If Tiger Woods’ red Nike polo shirt is a little too subdued for your dad this Father’s Day, try a pair of Shagadelic shorts instead.
Pro golfer John Daly, who is known for his non-country club attire and storied personal life, has been spied wearing wildly patterned slacks and shorts in his past few tournaments. Although he didn’t qualify for this weekend’s U.S. Open at Bethpage Black in Farmingdale, N.Y., Daly did rate a story in The New York Times earlier this month about his fashion sensibilities.
His apparel of choice is from Loudmouth Golf, a Sonoma, Calif.-based firm whose president, Scott Woodworth, says Daly’s outlandish outfits are “not very unusual at all” for golfers. “Look at the professional golfers from 1968 to 1975 — they all had loud pants,” he said.
But will the weekend warrior dare to pull on a pair of Disco Ball Black or Raspberry SureBet pants?
“You have to have an awful lot of game to wear clothes like that,” said Marty Hackel, fashion director of Golf Digest. “It’s almost like confrontational dressing. If you want to get in somebody’s face on a golf course, wear those pants and you’ll get everybody’s attention.”
Right now, Loudmouth Golf sells its wares only through its own Web site as well as John Daly’s. “We’re running out of stock,” Woodworth claimed. “We don’t have any pants left, but we’re getting another big shipment.”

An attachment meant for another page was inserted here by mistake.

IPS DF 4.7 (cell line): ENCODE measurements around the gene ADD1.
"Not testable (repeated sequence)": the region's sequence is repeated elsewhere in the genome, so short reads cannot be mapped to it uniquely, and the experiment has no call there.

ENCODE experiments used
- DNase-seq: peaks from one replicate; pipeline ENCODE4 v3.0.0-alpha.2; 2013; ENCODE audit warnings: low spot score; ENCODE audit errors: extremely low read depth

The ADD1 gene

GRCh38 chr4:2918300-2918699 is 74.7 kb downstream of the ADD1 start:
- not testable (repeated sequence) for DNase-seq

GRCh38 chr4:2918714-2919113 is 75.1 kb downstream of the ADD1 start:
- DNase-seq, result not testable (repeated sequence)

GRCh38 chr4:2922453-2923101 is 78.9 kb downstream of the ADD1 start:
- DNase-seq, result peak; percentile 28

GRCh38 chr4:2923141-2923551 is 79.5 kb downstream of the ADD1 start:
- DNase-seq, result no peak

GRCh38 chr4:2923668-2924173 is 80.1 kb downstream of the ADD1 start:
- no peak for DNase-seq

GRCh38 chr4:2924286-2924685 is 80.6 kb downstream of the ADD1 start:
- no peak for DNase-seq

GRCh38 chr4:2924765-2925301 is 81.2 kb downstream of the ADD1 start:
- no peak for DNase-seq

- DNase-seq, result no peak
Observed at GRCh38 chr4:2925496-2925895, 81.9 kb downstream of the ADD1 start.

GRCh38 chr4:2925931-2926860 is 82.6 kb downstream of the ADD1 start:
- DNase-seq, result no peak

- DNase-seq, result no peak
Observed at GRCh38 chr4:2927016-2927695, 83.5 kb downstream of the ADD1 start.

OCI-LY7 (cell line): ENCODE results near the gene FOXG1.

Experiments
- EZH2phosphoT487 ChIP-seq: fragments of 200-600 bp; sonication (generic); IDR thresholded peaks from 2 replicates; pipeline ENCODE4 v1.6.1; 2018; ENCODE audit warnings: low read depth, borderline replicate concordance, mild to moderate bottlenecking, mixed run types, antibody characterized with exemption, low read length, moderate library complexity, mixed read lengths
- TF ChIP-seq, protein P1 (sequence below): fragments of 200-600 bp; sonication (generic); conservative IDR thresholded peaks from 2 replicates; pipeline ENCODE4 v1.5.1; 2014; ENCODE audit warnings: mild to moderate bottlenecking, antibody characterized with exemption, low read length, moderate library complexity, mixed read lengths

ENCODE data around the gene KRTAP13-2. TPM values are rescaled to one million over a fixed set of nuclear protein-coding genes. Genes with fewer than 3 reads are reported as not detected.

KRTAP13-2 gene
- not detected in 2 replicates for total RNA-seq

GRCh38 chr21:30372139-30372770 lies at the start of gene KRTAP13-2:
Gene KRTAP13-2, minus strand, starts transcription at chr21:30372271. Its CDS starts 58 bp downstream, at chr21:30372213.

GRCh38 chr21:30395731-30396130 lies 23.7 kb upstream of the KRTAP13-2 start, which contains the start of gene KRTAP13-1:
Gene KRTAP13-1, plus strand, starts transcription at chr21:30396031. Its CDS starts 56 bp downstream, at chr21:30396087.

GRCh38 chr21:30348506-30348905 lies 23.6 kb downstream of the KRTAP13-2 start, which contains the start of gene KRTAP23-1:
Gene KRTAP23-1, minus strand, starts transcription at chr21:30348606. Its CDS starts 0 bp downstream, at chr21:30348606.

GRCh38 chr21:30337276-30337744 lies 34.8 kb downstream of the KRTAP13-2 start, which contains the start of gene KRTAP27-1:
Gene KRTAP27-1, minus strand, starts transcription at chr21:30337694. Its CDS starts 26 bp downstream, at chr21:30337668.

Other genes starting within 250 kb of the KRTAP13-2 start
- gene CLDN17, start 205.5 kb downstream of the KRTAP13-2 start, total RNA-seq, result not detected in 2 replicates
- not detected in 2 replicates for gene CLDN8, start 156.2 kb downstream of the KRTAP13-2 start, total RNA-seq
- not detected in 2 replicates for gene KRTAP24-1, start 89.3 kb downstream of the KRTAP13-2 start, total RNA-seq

Despite the recent rash of publicity, Desane Blaney, executive director of the Association of Golf Merchandisers, doesn’t expect the wildly patterned pants to become commonplace at clubs around the country. “I have not seen those bold prints from any other supplier,” she said. “Nobody else has jumped on that bandwagon. Everything else is pretty subtle.”
But not Loudmouth. Woodworth said the customers to his Web site “go for the boldest, loudest and most audacious” choices available. And while they may turn heads on the course, they meet the requirements from the PGA. According to the PGA Tour Player Handbook & Tournament Regulations, “Players shall present a neat appearance in both clothing and personal grooming. Clothing worn by players shall be consistent with currently accepted golf fashion.”
According to Woodworth: “They have zippers and belt loops, they’re not jeans, pull-ups or sweats — they’re pants.” And so far, only a course in Naples, Fla., and another in Australia have barred players from wearing the pants.
And moms need not despair: Woodworth said in mid-July, Loudmouth is going to introduce “skorts” in the same patterns for ladies.